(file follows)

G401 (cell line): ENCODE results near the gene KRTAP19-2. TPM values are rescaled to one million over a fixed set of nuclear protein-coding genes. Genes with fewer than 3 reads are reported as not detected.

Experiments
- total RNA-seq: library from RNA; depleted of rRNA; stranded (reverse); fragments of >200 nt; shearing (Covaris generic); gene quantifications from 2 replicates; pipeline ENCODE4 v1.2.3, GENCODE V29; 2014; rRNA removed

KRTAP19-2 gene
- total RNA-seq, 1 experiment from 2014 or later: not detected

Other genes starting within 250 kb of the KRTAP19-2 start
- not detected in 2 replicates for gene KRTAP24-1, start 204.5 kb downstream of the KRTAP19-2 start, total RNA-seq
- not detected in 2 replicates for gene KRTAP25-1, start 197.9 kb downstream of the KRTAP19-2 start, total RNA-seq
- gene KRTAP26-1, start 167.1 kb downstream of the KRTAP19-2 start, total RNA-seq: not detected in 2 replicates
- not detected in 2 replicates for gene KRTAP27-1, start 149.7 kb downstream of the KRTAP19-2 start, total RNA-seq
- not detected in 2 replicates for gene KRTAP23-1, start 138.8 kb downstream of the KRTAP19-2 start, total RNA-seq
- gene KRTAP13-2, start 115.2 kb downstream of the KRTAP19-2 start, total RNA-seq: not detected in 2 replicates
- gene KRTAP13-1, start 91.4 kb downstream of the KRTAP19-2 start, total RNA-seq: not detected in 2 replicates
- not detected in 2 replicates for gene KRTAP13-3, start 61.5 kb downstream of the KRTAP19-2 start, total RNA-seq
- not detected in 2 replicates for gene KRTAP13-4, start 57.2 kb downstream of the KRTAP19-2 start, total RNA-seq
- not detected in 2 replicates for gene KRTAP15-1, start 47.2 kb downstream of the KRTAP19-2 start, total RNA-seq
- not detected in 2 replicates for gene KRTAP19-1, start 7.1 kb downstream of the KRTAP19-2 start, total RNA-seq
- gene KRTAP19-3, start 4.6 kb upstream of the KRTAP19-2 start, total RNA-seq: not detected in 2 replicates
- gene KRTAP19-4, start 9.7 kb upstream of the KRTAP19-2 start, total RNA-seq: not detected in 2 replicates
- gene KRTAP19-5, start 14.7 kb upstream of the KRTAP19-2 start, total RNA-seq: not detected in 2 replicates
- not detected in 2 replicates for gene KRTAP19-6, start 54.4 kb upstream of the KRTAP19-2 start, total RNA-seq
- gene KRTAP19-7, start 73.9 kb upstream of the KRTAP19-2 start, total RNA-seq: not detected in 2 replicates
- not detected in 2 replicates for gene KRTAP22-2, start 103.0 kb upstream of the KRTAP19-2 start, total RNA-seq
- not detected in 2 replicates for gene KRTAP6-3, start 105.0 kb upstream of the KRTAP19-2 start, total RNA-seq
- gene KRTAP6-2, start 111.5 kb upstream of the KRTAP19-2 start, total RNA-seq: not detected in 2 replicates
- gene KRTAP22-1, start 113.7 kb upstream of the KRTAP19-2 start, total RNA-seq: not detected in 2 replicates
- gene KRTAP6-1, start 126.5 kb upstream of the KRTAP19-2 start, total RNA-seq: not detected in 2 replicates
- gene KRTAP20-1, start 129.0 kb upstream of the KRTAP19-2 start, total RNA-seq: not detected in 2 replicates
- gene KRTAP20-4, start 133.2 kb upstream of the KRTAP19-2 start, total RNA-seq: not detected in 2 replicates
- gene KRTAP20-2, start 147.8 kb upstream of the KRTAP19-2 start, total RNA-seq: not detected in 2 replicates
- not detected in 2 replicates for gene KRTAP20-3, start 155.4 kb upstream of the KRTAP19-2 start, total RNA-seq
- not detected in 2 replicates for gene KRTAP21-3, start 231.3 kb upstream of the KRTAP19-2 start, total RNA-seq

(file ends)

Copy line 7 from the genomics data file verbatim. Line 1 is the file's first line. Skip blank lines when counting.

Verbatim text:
- not detected in 2 replicates for gene KRTAP24-1, start 204.5 kb downstream of the KRTAP19-2 start, total RNA-seq